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A chosen-ciphertext attack (CCA) is an attack model for cryptanalysis in which the cryptanalyst gathers information, at least in part, by choosing a ciphertext and obtaining its decryption under an unknown key.
When a cryptosystem is susceptible to chosen-ciphertext attack, implementers must be careful to avoid situations in which an attackers might be able to decrypt chosen ciphertexts (i.e., avoid providing a decryption scheme). This can be more difficult than it appears, as even partially chosen ciphertexts can permit subtle attacks. Additionally, some cryptosystems (such as RSA) use the same mechanism to sign messages and to decrypt them. This permits attacks when hashing is not used on the message to be signed. A better approach is to use a cryptosystem which is provably secure under chosen-ciphertext attack, including (among others) RSA-OAEP, Cramer-Shoup and many forms of authenticated symmetric encryption.
Varieties of chosen-ciphertext attacksEdit
Chosen-ciphertext attacks, like other attacks, may be adaptive or non-adaptive. In a non-adaptive attack, the attacker chooses the ciphertext or ciphertexts to decrypt in advance, and does not use the resulting plaintexts to inform their choice for more ciphertexts. In an adaptive chosen-ciphertext attack, the attacker makes their ciphertext choices adaptively, that is, depending on the result of prior decryptions.
A specially noted variant of the chosen-ciphertext attack is the "lunchtime" or "midnight" attack, in which an attacker may make adaptive chosen-ciphertext queries but only up until a certain point, after which the attacker must demonstrate some improved ability to attack the system. The term "lunchtime attack" refers to the idea that a user's computer, with the ability to decrypt, is available to an attacker while the user is out to lunch. This form of the attack was the first one commonly discussed: obviously, if the attacker has the ability to make adaptive chosen ciphertext queries, no encrypted message would be safe, at least until that ability is taken away. This attack is sometimes called the "non-adaptive chosen ciphertext attack"; here, "non-adaptive" refers to the fact that the attacker cannot adapt their queries in response to the challenge, which is given after the ability to make chosen ciphertext queries has expired.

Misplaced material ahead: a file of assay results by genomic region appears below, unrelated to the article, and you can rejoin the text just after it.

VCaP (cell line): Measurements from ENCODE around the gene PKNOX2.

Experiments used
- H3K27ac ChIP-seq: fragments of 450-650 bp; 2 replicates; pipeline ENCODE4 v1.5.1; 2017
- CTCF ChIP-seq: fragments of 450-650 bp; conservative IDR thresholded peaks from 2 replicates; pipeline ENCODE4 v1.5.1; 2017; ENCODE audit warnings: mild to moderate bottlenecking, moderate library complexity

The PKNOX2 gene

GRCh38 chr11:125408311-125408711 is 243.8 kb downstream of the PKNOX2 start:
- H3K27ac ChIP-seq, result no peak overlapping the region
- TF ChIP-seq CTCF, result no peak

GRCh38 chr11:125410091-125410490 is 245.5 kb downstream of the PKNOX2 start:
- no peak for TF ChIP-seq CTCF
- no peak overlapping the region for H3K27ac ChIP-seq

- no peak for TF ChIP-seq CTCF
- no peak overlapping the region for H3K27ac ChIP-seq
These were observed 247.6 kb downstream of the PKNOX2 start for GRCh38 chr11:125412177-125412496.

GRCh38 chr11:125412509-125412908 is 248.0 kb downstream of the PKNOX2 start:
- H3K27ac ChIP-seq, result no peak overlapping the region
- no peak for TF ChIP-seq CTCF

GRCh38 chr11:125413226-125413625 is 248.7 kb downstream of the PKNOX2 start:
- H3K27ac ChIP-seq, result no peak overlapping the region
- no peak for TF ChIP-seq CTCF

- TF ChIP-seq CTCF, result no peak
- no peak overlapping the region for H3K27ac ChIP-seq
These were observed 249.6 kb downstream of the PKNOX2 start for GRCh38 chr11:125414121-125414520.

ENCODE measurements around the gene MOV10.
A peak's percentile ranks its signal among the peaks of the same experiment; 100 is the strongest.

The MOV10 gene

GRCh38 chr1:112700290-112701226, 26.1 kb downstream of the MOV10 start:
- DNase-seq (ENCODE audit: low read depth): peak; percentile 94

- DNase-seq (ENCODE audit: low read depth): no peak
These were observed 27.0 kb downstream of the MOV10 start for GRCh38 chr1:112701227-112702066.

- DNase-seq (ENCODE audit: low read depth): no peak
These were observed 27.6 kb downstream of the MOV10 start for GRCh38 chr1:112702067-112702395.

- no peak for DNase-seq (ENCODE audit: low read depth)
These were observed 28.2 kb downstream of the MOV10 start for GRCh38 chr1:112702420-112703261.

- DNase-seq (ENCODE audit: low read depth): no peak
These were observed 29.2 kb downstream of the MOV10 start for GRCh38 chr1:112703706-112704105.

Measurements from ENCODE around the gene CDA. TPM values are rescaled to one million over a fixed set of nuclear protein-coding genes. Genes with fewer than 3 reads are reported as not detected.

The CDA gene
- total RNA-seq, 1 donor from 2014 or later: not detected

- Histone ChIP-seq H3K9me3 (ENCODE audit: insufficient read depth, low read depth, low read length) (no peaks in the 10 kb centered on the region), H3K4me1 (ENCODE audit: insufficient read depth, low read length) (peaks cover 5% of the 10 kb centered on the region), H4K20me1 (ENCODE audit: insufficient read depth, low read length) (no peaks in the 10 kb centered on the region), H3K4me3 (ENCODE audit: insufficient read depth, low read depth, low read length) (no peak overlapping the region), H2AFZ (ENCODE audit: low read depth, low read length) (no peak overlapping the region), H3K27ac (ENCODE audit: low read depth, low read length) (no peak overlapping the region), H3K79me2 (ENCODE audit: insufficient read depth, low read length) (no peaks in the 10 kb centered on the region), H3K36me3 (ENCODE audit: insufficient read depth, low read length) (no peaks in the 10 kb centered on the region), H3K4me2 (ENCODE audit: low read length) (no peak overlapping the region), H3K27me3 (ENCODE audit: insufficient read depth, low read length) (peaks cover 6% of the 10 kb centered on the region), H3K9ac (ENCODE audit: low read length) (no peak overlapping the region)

Many chosen-ciphertext attacks of practical importance are lunchtime attacks, including, for instance, when Daniel Bleichenbacher of Bell Laboratories demonstrated a practical attack against systems using the PKCS#1; invented and published by RSA Security.
Adaptive chosen-ciphertext attackEdit
A (full) adaptive chosen-ciphertext attack is an attack in which ciphertexts may be chosen adaptively before and after a challenge ciphertext is given to the attacker, with ONE condition that the challenge ciphertext may not itself be queried. This is a stronger attack notion than the lunchtime attack, and is commonly referred to as a CCA2 attack, as compared to a CCA1 (lunchtime) attack. Few practical attacks are of this form. Rather, this model is important for its use in proofs of security against chosen-ciphertext attacks. A proof that attacks in this model are impossible implies that any practical chosen-ciphertext attack cannot be performed.
- Ronald Cramer and Victor Shoup, "A Practical Public Key Cryptosystem Provably Secure against Adaptive Chosen Ciphertext Attack", in Advances in Cryptology – CRYPTO '98 proceedings, Santa Barbara, California, 1998, pp. 13–25. (article)
- Mihir Bellare, Anand Desai, David Pointcheval, and Philip Rogaway, Relations among Notions of Security for Public-Key Encryption Schemes, in Advances in Cryptology – CRYPTO '98, Santa Barbara, California, pp. 549–570.
- D. Bleichenbacher. Chosen Ciphertext Attacks against Protocols Based on RSA Encryption Standard PKCS #1. In Advances in Cryptology – CRYPTO'98, LNCS vol. 1462, pages: 1–12, 1998
- M. Bellare, P. Rogaway. Optimal Asymmetric Encryption -- How to encrypt with RSA. Extended abstract in Advances in Cryptology - Eurocrypt '94 Proceedings, Lecture Notes in Computer Science Vol. 950, A. De Santis ed, Springer-Verlag, 1995. full version (pdf)